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DuPont hindered C8 study, judge told

Oct 19, 2006 |

DuPont Co. has told a three-person science panel to stop any effort to independently examine the possible effects of the chemical C8 on the company’s plant workers, according to previously confidential documents made public late Wednesday.

Lawyers for thousands of Parkersburg-area residents filed the documents in Wood Circuit Court and asked for a court order to stop DuPont’s “interference” with the independent C8 study.

The filing came just one day after DuPont released a summary of the results of the second phase of its own review of C8 impacts on plant workers’ health.

In their court filing, the residents’ lawyers said that DuPont’s action “on its face, prevents the science panel from casting its independent eyes on DuPont’s hand-picked worker data that only DuPont advocates have been permitted to review.

“Aside from the obvious possibility of data tampering or manipulation, such interference is highly prejudicial to impartial scientific analysis of the issue as was agreed to (and ordered) in the settlement,” the residents’ lawyers wrote.

At its Washington Works plant south of Parkersburg, DuPont uses C8 to make Teflon. It is also used to make food packaging and thousands of other consumer and industrial products.

Three top epidemiologists — picked by DuPont and the residents’ lawyers — are conducting an independent C8 review with funds from a more than $100 million settlement of a lawsuit against DuPont over the contamination of residential water supplies with the toxic chemical.

The settlement, approved by now-retired Wood Circuit Judge George W. Hill Jr. in February 2005, gave the science panel virtually no limitation on what studies or data they would consider in trying to determine if C8 exposure makes people sick.

As part of its work, the science panel decided to perform its own study of DuPont workers who were exposed to C8 at the Washington Works plant.

The scientists visited DuPont’s Haskell Lab facility in Wilmington, Del., to learn about the company’s computerized databases on worker health and C8 exposure.

During a July meeting with the science panel and lawyers for the residents, DuPont officials did not object to the worker study.

But last week, DuPont lawyer Laurence F. Janssen sent the science panel a one-paragraph letter that said, “Please stop all work related to an incidence of disease study of DuPont’s Washington Works employees.

“Such a study was not contemplated by the Settling Parties and is not a part of the Settlement Agreement,” Janssen wrote in the Oct. 9 letter. “DuPont has not substantially completed Phase I and II of the worker studies at Washington Works. Therefore, DuPont has determined that any additional studies performed on this DuPont worker population are best conducted by DuPont and its contractors.”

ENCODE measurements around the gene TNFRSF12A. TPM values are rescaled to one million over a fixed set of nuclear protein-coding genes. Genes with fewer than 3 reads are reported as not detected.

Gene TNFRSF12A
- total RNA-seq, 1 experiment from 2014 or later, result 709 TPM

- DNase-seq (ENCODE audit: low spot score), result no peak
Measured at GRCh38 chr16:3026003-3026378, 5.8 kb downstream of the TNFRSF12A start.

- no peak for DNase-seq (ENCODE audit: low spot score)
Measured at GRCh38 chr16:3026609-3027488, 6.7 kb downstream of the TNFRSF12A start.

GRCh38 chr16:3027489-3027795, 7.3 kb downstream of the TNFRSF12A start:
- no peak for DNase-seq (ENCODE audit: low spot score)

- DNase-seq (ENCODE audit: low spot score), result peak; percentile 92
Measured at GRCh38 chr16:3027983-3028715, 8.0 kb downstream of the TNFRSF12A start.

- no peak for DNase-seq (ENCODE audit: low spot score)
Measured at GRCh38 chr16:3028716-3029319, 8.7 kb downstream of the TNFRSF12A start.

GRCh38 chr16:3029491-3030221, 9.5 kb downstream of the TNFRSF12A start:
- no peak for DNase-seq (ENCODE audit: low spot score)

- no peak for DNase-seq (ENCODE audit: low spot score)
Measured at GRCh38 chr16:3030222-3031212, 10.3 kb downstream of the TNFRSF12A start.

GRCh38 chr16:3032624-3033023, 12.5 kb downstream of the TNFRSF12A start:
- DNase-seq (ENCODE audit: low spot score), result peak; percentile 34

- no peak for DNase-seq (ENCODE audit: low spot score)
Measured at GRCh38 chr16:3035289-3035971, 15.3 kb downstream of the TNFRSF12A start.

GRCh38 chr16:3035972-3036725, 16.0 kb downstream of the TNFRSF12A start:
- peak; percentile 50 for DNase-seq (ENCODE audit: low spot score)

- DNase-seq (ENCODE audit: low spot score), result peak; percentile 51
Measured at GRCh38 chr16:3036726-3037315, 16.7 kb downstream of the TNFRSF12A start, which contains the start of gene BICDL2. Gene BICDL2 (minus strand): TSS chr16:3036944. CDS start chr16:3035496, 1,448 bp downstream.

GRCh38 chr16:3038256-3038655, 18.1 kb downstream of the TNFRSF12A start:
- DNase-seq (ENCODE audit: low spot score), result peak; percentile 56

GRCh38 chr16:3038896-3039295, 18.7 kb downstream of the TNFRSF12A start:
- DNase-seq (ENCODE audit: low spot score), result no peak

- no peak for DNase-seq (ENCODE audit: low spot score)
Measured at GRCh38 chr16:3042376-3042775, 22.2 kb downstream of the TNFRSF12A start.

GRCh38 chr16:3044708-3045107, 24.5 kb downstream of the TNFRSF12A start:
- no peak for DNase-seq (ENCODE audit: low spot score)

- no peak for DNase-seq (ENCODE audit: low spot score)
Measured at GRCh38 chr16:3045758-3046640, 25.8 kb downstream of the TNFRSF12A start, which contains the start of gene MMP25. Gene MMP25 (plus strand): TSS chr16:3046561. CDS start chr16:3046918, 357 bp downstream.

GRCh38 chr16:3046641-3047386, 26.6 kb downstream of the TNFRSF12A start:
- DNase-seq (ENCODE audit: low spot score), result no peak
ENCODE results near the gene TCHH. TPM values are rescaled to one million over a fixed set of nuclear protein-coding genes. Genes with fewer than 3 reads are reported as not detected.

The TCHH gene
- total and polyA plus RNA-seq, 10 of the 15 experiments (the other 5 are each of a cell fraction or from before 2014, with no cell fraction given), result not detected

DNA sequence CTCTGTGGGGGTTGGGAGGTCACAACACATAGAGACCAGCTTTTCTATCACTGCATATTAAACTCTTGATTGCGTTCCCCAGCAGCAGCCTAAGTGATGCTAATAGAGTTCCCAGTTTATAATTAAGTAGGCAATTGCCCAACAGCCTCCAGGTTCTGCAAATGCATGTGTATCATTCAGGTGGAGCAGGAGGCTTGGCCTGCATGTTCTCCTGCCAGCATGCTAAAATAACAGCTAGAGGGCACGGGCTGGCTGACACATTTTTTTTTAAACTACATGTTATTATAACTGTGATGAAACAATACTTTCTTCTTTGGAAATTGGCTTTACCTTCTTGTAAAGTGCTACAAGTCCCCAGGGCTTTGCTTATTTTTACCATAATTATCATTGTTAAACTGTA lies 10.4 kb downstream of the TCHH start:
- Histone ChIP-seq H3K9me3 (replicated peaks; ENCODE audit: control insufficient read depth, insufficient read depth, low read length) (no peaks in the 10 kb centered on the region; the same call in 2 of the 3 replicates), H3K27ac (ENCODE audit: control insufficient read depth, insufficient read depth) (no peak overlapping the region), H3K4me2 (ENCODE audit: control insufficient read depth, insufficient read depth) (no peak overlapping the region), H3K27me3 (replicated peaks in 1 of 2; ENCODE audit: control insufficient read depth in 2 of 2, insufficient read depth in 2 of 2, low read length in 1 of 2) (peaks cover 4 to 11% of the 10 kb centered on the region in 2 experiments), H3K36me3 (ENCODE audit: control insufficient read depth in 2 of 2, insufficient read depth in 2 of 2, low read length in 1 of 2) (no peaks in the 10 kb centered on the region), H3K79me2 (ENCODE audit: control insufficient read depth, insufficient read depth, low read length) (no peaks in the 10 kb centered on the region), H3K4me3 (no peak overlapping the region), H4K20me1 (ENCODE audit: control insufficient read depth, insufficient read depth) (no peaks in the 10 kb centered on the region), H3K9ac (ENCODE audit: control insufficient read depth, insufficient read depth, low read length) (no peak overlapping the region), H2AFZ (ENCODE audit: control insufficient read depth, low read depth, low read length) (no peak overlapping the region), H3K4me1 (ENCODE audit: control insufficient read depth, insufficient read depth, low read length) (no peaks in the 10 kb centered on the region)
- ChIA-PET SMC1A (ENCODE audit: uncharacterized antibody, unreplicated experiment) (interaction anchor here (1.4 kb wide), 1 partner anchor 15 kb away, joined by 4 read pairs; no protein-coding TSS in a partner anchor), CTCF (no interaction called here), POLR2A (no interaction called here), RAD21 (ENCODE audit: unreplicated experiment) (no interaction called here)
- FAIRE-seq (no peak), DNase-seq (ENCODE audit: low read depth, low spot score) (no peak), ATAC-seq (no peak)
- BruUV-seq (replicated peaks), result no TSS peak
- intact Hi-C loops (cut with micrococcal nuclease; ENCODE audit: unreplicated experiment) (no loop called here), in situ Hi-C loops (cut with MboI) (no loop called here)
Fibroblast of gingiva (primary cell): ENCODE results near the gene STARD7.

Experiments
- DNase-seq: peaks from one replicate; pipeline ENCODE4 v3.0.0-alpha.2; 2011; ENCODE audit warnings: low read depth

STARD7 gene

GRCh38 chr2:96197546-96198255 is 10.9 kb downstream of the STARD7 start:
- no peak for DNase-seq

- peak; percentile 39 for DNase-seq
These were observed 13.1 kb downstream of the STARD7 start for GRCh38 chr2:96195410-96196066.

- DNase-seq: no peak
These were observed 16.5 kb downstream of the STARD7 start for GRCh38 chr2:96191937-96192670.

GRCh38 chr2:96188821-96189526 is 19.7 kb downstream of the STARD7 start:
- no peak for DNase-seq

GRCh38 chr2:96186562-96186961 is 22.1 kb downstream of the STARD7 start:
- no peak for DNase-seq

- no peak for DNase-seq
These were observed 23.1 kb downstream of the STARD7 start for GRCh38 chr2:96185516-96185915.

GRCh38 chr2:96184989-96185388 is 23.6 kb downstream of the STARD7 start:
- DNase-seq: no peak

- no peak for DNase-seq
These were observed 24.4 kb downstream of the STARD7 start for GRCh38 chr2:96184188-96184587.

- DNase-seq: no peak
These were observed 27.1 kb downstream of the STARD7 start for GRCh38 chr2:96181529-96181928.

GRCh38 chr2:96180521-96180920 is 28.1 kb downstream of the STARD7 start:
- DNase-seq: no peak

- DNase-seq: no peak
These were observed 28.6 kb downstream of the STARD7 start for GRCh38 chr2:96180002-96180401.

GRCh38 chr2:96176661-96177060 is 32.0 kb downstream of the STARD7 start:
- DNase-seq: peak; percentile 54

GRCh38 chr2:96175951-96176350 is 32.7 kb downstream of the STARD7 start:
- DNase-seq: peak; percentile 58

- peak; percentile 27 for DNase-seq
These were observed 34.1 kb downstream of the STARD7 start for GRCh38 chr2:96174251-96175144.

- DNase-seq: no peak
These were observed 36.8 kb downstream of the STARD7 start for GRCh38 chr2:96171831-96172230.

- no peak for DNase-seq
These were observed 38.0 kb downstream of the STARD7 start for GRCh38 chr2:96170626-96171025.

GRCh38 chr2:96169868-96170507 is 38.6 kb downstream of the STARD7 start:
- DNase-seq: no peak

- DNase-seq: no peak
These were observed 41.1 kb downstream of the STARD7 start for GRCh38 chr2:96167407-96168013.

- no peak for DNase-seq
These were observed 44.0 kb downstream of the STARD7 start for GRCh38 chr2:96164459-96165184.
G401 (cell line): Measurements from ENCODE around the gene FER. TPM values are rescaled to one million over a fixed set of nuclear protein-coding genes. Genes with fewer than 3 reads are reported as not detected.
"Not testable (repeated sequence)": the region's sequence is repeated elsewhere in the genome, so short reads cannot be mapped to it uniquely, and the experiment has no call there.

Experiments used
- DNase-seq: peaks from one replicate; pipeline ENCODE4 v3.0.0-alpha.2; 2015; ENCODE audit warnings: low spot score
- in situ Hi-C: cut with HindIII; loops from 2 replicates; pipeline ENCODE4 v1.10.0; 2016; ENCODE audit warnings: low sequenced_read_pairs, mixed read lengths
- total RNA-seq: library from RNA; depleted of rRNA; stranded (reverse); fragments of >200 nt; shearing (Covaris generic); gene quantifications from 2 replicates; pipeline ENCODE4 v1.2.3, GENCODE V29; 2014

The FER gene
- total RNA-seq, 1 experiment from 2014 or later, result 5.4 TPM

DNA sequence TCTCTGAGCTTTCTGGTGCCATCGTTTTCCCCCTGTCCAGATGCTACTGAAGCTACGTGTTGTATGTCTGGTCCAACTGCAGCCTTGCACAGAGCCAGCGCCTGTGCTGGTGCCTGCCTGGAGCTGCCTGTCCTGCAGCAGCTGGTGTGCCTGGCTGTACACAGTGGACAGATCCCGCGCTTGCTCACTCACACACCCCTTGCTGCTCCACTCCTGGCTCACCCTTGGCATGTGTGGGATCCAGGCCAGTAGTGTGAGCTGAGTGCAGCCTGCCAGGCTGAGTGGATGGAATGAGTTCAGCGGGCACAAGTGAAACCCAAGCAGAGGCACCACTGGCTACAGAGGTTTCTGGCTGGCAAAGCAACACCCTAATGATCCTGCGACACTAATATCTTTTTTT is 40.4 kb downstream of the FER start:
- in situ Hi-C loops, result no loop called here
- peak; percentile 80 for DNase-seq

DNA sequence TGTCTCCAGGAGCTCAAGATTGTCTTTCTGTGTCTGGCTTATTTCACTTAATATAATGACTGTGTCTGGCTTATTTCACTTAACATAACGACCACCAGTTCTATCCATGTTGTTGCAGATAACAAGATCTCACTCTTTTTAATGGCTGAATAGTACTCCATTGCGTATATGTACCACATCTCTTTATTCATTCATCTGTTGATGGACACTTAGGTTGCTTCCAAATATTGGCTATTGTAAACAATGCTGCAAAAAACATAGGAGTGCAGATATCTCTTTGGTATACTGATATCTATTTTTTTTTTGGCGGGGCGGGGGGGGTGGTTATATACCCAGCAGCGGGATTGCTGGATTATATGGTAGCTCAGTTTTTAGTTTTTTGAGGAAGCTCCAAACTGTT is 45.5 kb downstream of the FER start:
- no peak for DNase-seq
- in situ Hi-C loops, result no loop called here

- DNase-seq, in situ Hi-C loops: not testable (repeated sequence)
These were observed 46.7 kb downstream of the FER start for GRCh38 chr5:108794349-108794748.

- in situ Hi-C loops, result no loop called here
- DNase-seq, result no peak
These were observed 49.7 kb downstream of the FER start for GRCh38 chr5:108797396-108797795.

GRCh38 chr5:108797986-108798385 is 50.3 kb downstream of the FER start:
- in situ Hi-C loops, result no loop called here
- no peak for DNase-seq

After receiving a copy of Janssen’s letter, one of the residents’ lawyers, fired off a response.

In his Oct. 9 letter, the residents'attorney said neither DuPont nor the residents were supposed to be able to control what studies the science panel performed concerning C8’s effects. Winter warned that the residents might seek a court order against DuPont’s actions.

The next day, on Oct. 10, the science panel e-mailed DuPont to ask the company to reconsider.

“The science panel regrets DuPont’s decision to cancel our proposed worker cohort study,” the panel said. “The population in question, DuPont employees, is a relatively highly exposed population. Understanding the potential health effects of C8 in the community will be markedly enhanced by understanding the health effects of C8 in the more highly exposed workers.”

DuPont did not respond, according to the court filing.

Later last week, science panel member Kyle Steenland revealed in an interview that DuPont had been “reluctant” to cooperate with the worker study. Steenland declined to elaborate.

At the time, DuPont spokesman Dan Turner said, “no decision had been reached” by the company on whether to cooperate with the worker study.

On Tuesday, DuPont held a news conference at the Washington Works plant to release a summary of its own latest study of C8 and plant worker health.

In a news release, DuPont said its study of more than 6,000 current and former plant workers found “no increased mortality risk in workers exposed” to C8.

The company said it found slightly elevated levels of kidney cancer, heart disease and diabetes among workers, but discounted those as not being statistically significant.

DuPont gave reporters an executive summary and a slide presentation describing the results, but has not made public its actual scientific paper.

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